"Punishing evildoers." That is, non-Christians, occultists, feminists, atheists and agnostics, the entire LGBTQ community, and even Christians who don't believe that hatred for all those groups is in line with the teachings of Jesus - you know, Christians who actually read what Jesus said instead of turning off their minds and taking the word of fundamentalist preachers with political agendas. I have a highly personal stake in this - the Christian Reconstructionist idea of "evildoers" includes me and my family. It probably includes everybody who reads Augoeides, too, since magick is plenty "evil" to these folks.

Above and beyond anything else, these beliefs render Moore unfit for public office. It's not that he's a Christian, it's that he's basically the most vile sort of Poor Oppressed Christian. He's going to deal with the imaginary persecution he faces by persecuting everyone who doesn't agree with him. And he's not going to pay attention to the law - he believes that his "religious freedom" trumps the law, despite rulings by the courts that have previously removed him from office twice for refusing to comply.

But there's more, and it just goes to show that despite their professions of virtue, the Poor Oppressed Christian demographic includes some of the most awful people on the planet. There is strong evidence that Moore molested a 14-year-old girl, as part of a pattern of dating underage teens when he was a district attorney in his 30's. With the resignation of Senator Al Franken yesterday over far less serious sexual harassment allegations than what Moore is facing, it's clear to me that Moore is basically "double-unqualified" to become a member of the Senate.

Moore has lied over and over again, claiming the molestation allegations are "fake news" in true Trumpian fashion. Some of the less awful Poor Oppressed Christians out there are still supporting him only because they believe his denials. The problem there is that those denials are coming apart as more and more evidence emerges. It no longer seems even marginally credible to me that this is some sort of political hatchet job, and if resignation over allegations of sexual harassment is the new normal, the Senate needs to refuse to seat Moore even if he wins the election.

Porter, Moore’s spokeswoman, has lied with abandon. She claims that on CNN, Nelson’s attorney, Gloria Allred, “wouldn’t deny” that Nelson’s “yearbook is a forgery.” That’s a gross misrepresentation: What Allred demanded was a Senate investigation, under penalty of perjury, in which independent experts would compare the yearbook to known samples of Moore’s handwriting.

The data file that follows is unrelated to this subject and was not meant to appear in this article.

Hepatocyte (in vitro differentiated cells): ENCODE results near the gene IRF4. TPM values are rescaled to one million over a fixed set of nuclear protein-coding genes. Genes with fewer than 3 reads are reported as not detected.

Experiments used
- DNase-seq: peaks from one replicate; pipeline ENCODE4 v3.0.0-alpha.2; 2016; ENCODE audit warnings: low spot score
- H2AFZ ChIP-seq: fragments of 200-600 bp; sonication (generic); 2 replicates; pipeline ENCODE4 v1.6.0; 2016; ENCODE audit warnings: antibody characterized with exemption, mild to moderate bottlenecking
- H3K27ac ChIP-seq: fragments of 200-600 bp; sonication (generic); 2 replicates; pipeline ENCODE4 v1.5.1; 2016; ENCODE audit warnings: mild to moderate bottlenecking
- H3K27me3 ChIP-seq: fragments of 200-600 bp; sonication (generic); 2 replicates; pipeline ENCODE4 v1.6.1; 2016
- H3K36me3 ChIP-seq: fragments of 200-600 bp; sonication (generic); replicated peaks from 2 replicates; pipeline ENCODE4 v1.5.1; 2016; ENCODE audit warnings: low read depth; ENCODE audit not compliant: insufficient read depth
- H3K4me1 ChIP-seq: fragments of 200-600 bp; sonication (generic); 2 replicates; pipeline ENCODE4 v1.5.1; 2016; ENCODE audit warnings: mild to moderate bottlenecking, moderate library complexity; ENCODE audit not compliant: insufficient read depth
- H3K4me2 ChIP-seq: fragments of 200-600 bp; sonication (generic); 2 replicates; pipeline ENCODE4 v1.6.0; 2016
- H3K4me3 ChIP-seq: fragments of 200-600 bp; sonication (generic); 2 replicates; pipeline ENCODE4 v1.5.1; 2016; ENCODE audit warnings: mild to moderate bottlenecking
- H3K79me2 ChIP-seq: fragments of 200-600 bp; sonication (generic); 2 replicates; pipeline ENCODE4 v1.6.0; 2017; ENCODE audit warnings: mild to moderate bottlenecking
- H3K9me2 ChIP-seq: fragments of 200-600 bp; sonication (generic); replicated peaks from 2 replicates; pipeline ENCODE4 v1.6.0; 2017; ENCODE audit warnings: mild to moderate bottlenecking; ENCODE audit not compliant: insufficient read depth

Porter also claims that Corfman’s mother “disputes her arguments and her case.” “Her own mother doesn’t believe elements of her story,” says Porter. False again: Corfman’s mother confirms her daughter’s account and says she witnessed Moore meeting her daughter, contrary to his statements.

The biggest risk in Moore’s bold denials and countercharges is that new evidence, as it emerges, will shred them. That’s already happening. On Monday, the Washington Post reported that one accuser, Gibson, had just found her high school scrapbook in her attic. The scrapbook had a card from Moore, in which he had written “Happy graduation Debbie,” and, “I wanted to give you this card myself.”

Moore’s initial story to Hannity—“If we did go out on dates, then we did”—was compatible with the card. But Moore’s new story, that he didn’t know any of his accusers, wasn’t. So the card had to be attacked. Moore’s campaign strategist, Dean Young, went on CNN to dismiss the card as a meaningless, well-wishing note from a politician. Porter said that Moore was just a “family friend” and that Gibson’s story—that the card was more intimate—didn’t pass “the straight-face test.”

Unfortunately for Moore, such disputes can be adjudicated. The card was signed “Roy.” It was taped to a page in Gibson’s scrapbook. On another page in the same scrapbook was this note: “Wednesday night, 3-4-81. Roy S. Moore and I went out for the first time. We went out to eat at Catfish Cabin in Albertville. I had a great time.” If the card is real, then presumably the date between Moore and Gibson was real, too.

To be glib, who knew that when some of these folks talked about same-sex marriage as a slippery slope to pedophilia, they were talking about themselves? On a more serious note, I'm urging everyone in Alabama who doesn't want to see a child-molesting, self-righteous theocratic cultist in the Senate to get out and vote for Doug Jones on Tuesday. Let's defeat Roy Moore and hopefully kick him and his ideas out of our political system for good. Religious diversity is one of America's greatest strengths as a society, and we need to fight back diligently against anyone who wants to put and end to it.

Furthermore, if Moore does win, I am calling on the Senate to refuse to seat him, or at the very least launch a full investigation with the goal of expelling him should the charges against him prove to be true - and at this point, I'm pretty darn sure that they are. There was a time in the age before Trump when Republicans claimed to be the party of public morals. Many of them didn't live up to those ideas in private, but at least in public they made an effort. This would be an opportunity to show that they are capable of putting the country before their party.

Technorati Digg This Stumble Stumble

No comments: